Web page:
by Dave Best
Instead of dreaming for admission to a particular highly “ranked” school found via a best college ranking magazine or website, consider targeting colleges that are a strong fit for you. To help pick your dream school, look at colleges where you will be excited to apply, confident to enroll, and ready to thrive once on campus. Here are some strategies of how to develop your own custom college rankings.
An important first step in building a college list is to map out where the schools are located. Some students want to attend colleges near home or in state. Others expand their horizons to include different states, regions or climates. Here are some things to think about when zeroing in where your target schools are located.
Transportation: Do you need to be within driving distance from your home, and if so, how far would you travel? If you can open up to flying to college, are there airports nearby and direct flights available?
Geography: Are there certain states or regions of the country that are preferable? Are you more at home living in a city, the suburbs or in a rural area?
Weather: Do you prefer warm, cold or moderate weather?
There is no one size fits all when it comes to colleges. Are you the type of student who wants to be a large fish in a small pond, or do you prefer to be a small fish in a large pond? Or maybe somewhere in the middle? Determine your ideal school size and set a range that fits for you. Also consider student/faculty ratios and average class sizes.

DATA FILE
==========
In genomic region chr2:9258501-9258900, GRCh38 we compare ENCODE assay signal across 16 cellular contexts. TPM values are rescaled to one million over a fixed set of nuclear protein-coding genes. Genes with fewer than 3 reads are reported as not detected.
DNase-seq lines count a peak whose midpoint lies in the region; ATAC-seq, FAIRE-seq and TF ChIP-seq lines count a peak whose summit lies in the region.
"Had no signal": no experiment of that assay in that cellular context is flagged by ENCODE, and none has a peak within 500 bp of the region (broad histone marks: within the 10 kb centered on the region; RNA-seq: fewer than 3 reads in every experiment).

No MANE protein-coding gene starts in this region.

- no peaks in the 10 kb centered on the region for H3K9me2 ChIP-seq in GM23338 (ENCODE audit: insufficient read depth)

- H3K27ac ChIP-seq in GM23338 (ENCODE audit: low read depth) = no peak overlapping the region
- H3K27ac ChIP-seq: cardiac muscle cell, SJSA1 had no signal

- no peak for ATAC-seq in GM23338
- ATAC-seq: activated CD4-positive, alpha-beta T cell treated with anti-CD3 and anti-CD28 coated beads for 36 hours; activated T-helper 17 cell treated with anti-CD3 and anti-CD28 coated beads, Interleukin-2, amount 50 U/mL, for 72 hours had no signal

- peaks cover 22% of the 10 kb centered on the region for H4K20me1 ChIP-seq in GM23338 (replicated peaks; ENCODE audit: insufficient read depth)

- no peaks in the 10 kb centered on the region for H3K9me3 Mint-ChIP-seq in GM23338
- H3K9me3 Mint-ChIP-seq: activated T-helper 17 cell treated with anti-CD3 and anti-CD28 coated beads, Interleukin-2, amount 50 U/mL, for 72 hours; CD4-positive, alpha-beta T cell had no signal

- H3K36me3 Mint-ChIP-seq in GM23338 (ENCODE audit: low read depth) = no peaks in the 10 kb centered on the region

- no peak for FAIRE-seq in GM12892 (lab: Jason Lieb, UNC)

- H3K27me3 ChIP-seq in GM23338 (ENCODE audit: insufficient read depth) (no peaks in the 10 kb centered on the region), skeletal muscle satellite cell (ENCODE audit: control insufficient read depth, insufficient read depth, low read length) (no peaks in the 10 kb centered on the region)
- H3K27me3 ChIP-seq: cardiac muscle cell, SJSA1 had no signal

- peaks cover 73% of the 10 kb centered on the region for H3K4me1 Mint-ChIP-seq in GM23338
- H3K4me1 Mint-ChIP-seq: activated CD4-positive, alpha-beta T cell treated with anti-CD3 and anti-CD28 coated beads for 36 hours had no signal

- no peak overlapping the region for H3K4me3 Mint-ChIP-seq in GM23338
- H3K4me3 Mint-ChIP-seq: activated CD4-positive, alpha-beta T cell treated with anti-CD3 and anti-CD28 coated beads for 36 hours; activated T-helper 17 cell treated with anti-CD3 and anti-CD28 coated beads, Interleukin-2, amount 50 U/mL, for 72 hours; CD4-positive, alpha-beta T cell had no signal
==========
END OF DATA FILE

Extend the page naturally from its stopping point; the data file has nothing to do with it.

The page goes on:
Small colleges typically have fewer than 5,000 students. They often are private schools, including liberal arts colleges.
Medium sized colleges are often between 5,000 and 15,000 students. Many public and private colleges fit into this category.
Large colleges are greater than 15,0000 students with some being very large at more than 50,000 students.
First and foremost if you know what you plan to study in college, make sure your target schools offer your desired major. From there it’s worthwhile to research the size and strength of that program. If you have potentially diverse interests, look into those various programs at target schools. Additionally you can look into the average standardized test scores (SAT or ACT) and high school GPA to gauge if your academic profile is in line with your desired colleges.
College becomes your new home for the next four years of your life, so making sure you feel at home is important. Visit the schools if possible so you can see up close and personal what it truly is like on campus. Some personal questions to consider include what are the percentage of students in fraternities and sororities, how diverse is the campus, and whether students live on campus freshman year and beyond. Also, how many clubs and intramurals are available? Does the school participate in division one sports and is there a lot of school spirit and attendance at the games?
One of the main goals of college is to graduate. Tracking student satisfaction (freshman retention rate) and the 4- and 6-year graduation rates are important metrics to review. Also look at the salary potential for your target schools as well as the relative strength of alumni networks.
For many a main driver in the ultimate college decision comes down to cost. Affordability is key, and you need to look at not only the sticker price, but anticipated net cost. Does the school meet financial need and are merit scholarships available? Do the packages include loans, or are they all grants? Run the financial calculators on each individual college site as the definition of ability to pay differs from school to school.